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Table 1 Air mass types in the SSC

From: Heat/mortality sensitivities in Los Angeles during winter: a unique phenomenon in the United States

Air Mass Definition
Generally Non-Oppressive Air Masses
 Dry Polar (DP) Arrives from polar regions and is usually associated with the lowest temperatures observed in a region for a particular time of year as well as clear, dry conditions.
 Dry Moderate (DM) Consists of mild and dry air. Often occurs when air warms as it descends mountain ranges.
 Moist Polar (MP) Typically cloudy, humid, and cool. MP air appears when air over the adjacent cool ocean is brought inland, frequently during stormy conditions.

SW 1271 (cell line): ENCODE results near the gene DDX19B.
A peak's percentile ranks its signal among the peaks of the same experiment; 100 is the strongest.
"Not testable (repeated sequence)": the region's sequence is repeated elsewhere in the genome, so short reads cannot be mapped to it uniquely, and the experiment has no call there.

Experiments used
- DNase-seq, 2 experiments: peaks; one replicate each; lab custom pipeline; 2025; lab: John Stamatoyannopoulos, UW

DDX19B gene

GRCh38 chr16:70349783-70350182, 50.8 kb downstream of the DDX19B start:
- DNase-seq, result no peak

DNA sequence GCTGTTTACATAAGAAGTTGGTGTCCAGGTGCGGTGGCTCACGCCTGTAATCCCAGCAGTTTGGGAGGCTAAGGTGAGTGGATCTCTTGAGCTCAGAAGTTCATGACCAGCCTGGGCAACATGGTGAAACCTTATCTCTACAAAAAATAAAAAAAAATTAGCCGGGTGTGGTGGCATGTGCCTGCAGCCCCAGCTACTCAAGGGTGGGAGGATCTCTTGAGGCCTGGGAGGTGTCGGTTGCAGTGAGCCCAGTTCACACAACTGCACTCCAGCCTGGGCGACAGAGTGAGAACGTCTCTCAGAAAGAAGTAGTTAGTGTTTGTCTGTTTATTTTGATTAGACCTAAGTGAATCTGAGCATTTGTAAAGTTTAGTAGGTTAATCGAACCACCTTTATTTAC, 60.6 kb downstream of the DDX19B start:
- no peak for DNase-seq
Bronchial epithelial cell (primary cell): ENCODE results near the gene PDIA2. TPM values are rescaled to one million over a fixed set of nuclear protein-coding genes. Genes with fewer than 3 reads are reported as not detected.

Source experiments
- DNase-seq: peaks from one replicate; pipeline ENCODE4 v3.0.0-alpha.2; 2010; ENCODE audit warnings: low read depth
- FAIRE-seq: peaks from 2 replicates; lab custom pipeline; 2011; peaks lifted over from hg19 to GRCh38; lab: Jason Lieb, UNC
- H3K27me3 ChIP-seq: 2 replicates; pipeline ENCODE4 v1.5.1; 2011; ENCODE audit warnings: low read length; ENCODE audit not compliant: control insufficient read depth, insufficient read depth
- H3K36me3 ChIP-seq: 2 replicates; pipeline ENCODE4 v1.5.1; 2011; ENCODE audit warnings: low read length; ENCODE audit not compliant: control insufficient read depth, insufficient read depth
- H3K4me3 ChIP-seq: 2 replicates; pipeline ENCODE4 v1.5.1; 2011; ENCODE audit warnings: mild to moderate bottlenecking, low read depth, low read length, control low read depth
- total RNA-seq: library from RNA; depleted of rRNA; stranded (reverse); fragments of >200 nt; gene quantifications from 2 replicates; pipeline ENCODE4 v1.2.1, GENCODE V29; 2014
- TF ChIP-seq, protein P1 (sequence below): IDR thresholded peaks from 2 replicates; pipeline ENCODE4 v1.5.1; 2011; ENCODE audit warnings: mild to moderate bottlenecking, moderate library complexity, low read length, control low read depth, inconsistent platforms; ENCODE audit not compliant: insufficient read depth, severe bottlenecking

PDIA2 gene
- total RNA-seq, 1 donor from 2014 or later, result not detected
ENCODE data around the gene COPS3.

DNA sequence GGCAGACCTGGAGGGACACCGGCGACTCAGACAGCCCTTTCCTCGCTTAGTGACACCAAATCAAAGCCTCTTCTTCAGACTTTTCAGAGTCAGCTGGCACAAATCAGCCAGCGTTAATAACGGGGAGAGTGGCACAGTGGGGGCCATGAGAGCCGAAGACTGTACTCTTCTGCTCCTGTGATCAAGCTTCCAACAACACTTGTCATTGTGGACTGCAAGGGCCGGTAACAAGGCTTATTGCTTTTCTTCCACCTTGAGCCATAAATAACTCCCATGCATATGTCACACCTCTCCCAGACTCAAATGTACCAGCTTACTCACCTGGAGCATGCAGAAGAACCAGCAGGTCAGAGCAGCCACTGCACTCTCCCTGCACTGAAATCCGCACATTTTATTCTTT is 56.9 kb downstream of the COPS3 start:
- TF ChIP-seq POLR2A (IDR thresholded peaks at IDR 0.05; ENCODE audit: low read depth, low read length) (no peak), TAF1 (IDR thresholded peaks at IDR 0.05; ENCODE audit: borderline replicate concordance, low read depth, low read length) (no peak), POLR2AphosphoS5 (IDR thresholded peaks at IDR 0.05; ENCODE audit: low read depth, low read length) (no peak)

Moist Moderate (MM) Considerably warmer and more humid than MP. The MM air mass typically appears in a zone south of MP air, near an adjacent stationary front (an area where warm air moves over a cooler air mass).
 Moist Tropical (MT) Warm and very humid. It is typically found in warm sectors of mid-latitude cyclones or in a return flow on the western side of a high-pressure area.
 Transition (TR) Defined as days in which one weather type yields to another, based on large shifts in pressure, dew point, and wind over the course of the day.
Oppressive Hot Air Masses
 Dry Tropical (DT) Represents the hottest and driest conditions found at any location. There are two primary sources of DT: either it is transported from the desert regions, such as the Sonoran Desert, or it is produced by rapidly descending air.
 Moist Tropical Plus (MT+) Hotter and more humid subset of MT. It is defined as an MT day where both morning and afternoon temperatures are above the MT averages, and thus captures the most “oppressive” subset of MT days.